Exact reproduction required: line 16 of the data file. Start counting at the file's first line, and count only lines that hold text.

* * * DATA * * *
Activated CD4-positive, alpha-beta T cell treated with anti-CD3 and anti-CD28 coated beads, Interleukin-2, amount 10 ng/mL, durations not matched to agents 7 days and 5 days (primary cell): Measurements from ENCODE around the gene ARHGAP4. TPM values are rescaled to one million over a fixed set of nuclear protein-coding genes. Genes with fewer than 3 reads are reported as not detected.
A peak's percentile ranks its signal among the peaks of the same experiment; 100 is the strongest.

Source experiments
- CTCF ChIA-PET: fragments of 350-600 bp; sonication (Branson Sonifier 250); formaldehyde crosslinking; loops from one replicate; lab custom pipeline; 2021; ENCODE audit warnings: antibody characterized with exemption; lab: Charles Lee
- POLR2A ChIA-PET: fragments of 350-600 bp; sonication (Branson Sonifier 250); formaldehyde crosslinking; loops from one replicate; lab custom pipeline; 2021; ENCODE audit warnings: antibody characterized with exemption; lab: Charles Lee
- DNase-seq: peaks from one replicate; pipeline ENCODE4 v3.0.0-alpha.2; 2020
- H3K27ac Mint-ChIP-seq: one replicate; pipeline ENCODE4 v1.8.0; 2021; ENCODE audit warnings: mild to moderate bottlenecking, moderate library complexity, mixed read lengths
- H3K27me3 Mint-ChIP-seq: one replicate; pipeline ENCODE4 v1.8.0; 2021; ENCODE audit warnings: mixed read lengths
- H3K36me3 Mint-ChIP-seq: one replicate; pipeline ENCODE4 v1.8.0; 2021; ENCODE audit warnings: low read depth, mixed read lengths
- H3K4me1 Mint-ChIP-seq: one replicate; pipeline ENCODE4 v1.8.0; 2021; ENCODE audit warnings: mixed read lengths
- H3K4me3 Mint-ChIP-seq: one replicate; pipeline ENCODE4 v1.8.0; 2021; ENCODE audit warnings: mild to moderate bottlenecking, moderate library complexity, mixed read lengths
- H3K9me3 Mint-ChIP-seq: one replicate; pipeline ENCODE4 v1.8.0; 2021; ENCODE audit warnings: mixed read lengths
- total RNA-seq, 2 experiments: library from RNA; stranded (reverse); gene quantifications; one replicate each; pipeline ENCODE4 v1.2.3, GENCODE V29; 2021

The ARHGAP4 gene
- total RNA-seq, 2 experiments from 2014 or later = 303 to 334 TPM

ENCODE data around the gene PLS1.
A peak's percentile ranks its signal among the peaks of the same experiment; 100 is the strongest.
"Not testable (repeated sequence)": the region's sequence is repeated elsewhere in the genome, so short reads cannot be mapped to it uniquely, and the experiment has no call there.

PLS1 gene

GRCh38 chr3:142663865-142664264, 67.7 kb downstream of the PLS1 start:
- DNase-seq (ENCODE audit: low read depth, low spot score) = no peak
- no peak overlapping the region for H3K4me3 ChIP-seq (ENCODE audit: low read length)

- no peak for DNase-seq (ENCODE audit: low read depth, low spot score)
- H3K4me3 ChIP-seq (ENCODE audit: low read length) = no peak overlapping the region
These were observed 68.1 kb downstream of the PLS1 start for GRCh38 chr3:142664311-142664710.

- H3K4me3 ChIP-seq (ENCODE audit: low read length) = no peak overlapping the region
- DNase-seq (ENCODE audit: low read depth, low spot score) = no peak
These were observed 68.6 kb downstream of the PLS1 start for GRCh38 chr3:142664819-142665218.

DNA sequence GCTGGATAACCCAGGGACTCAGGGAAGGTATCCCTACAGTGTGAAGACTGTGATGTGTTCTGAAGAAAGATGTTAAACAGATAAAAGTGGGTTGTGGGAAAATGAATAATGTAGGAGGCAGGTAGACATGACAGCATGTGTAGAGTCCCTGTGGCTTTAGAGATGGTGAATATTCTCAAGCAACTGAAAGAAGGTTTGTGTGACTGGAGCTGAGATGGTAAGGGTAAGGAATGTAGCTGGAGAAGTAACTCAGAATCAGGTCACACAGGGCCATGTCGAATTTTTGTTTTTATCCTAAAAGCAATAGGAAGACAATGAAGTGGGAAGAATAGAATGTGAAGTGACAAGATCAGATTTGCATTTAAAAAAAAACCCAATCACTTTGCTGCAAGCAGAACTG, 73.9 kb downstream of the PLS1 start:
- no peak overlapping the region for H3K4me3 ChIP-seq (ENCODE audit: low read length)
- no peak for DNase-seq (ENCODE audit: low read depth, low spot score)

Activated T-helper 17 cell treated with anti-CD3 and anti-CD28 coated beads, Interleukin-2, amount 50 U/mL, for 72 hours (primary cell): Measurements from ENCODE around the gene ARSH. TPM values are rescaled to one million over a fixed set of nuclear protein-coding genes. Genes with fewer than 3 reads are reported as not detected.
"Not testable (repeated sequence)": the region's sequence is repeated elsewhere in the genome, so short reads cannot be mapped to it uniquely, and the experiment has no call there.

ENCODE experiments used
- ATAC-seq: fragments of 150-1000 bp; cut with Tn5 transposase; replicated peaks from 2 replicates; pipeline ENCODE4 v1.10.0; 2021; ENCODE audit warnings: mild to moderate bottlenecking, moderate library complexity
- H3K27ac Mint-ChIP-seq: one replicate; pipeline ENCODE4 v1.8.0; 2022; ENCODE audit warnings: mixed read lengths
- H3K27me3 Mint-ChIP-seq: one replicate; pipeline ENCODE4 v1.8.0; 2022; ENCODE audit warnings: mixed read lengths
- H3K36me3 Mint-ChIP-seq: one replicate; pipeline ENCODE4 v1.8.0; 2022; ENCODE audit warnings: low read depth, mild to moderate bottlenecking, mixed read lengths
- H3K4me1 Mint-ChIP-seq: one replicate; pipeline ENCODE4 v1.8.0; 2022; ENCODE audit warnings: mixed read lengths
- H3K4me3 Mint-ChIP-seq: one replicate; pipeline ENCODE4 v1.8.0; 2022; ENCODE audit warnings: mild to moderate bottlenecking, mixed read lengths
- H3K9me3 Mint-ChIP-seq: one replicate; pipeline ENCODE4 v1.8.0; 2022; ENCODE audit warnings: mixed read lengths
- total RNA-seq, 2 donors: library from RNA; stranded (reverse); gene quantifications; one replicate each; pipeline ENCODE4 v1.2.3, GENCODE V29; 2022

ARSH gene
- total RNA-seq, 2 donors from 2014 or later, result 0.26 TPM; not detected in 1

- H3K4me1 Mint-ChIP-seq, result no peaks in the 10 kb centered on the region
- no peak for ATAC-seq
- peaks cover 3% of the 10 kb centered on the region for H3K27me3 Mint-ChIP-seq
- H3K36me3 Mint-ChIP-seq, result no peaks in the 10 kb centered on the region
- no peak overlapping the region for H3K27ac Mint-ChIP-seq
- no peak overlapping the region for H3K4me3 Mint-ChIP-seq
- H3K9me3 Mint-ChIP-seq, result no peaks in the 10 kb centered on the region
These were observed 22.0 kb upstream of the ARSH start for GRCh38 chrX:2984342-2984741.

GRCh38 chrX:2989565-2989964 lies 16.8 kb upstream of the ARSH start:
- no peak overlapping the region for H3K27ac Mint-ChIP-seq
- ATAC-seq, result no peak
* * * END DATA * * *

ENCODE data around the gene PLS1.